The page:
Other excavation campaigns at Sarnath include those of C. Horne (1865), Sir John Marshall (1907), H. Hargreaves (1914-1915) and Daya Ram Sahni (1927-1932).

It was a Sinhalese Buddhist, Anagarika Dharmapala, who was the architect of the restoration of the monuments of Sarnath, which were, at that time, in a great state of dilapidation and abandonment.

Through his writings and speeches, he pleaded for the rehabilitation of Sarnath and raised funds from prosperous Indians and Westerners. He also initiated the construction of the Mulagandhakuti Vihâra - a Buddhist temple which was built there in 1931.


The site, composed of ruins of buildings built between the reigns of Ashoka and Akbar, also includes an interesting museum that exhibits sculptures, both Hindu and Buddhist, taken from the site during excavations.

In the surrounding area, nations with large Buddhist populations have built temples in their national styles (temples from Burma, China, Korea, Japan and Thailand, as well as three Tibetan temples).

All the ancient buildings in Sarnath were ransacked by the Muslims. Notable ruins include:

the Dhamek Stupa, whose original structure dates from the first and second centuries. The cylindrical building was remodeled and enlarged in the 6th century. Made of bricks, it is still today about 35 meters high and about thirty meters in diameter.

It is decorated with friezes and niches. Its base is however built out of stones and its cohesion is ensured by iron spikes.

The Dharmarajika Stupa is one of the rare stapas dating from the time of Ashoka, only its foundations remain after its looting by Jagat Singh.

The ruins of the Mulagandhakuti Vihara indicate the place where the Buddha spent his first monsoon while to the east one finds the modern building of the same name, decorated with frescoes of the Japanese painter Kosetsu Nosu.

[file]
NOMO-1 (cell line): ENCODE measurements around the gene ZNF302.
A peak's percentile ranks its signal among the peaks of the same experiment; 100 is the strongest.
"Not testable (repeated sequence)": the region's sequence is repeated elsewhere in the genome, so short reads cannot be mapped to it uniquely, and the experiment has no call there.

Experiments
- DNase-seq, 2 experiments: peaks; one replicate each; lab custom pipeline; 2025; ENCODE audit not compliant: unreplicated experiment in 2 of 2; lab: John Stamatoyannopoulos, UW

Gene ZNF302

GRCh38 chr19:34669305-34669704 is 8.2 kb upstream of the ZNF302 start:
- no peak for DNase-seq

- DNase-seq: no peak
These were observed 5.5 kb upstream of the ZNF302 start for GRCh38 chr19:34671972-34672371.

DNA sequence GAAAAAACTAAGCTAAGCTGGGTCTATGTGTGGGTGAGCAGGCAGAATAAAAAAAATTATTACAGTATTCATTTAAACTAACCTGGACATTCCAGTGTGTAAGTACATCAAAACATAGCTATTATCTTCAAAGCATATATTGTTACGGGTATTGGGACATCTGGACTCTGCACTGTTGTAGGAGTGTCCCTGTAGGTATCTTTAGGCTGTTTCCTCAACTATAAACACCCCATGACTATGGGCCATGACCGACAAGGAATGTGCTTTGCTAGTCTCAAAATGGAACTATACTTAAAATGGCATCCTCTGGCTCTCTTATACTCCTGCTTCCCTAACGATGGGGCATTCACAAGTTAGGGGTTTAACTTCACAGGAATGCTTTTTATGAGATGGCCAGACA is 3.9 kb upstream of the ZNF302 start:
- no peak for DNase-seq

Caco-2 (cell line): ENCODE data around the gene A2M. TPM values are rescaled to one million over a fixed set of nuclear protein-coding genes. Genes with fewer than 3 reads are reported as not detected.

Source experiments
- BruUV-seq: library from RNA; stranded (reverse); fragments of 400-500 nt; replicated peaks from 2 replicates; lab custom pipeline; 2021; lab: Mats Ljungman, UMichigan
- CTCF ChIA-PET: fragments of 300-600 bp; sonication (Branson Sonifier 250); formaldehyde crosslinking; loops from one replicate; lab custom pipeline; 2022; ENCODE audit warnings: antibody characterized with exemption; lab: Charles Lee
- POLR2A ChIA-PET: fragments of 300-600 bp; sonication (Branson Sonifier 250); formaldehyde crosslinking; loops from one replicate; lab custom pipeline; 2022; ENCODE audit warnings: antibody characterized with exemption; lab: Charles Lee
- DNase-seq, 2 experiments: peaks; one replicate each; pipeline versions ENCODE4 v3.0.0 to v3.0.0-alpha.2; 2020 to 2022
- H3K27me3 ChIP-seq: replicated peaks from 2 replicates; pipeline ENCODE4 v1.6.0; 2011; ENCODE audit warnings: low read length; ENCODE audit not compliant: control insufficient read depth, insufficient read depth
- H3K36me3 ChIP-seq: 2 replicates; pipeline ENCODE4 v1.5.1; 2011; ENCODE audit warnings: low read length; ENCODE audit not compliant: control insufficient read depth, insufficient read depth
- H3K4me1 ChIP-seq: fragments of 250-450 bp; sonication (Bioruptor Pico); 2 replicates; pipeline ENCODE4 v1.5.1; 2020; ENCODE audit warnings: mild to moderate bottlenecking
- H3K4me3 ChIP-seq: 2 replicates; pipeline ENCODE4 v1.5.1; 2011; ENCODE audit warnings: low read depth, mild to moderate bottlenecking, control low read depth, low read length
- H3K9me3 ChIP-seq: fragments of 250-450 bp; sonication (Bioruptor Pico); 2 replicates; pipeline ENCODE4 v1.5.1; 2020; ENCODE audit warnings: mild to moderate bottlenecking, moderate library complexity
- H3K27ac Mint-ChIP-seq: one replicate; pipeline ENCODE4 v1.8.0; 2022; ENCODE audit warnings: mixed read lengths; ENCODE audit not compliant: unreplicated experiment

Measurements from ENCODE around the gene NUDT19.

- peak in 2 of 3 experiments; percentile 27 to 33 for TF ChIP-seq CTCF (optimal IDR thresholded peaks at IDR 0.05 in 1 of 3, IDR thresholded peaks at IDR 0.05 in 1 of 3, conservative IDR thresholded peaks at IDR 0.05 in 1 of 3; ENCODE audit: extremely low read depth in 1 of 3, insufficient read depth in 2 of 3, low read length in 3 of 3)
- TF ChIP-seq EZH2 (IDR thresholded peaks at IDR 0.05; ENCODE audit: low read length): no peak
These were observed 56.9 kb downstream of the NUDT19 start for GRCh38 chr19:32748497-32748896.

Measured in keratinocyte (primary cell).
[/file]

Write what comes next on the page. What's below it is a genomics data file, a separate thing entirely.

the Chaukhandi Stupa, erected according to the tradition at the place of the meeting of the Buddha and Bhadravargiya, and on which Akbar made raise an octagonal tower in memory of his father Humayun.

The long-broken Ashoka pillar still stands. The capital with the lions, today emblem of the country, did not suffer from its fall of about fifteen meters. It is exposed in the archaeological museum.
Moreover, one finds on the site:

a pipal tree planted by Anagarika Dharmapala from a branch of the Bodhgaya tree,

a museum, the oldest managed by the Archaeological Survey of India. Built on the initiative of Sir John Marshall, then Director General of Archaeology in India, the plans were drawn by James Ramson and the museum opened its doors to the public in 1910. It exhibits pieces dating from the second century BC to the eleventh century AD.

The site has been on the Unesco World Heritage tentative list since 19982.


In 1996, it was decided to erect a sandstone standing Buddha statue in the Gandhari style in Sarnath, which would be the largest in the world since the destruction of the Bamiyan statues. The realization could begin in 2003 thanks to the financial participation of Thailand. The completion is planned for 2009-20103.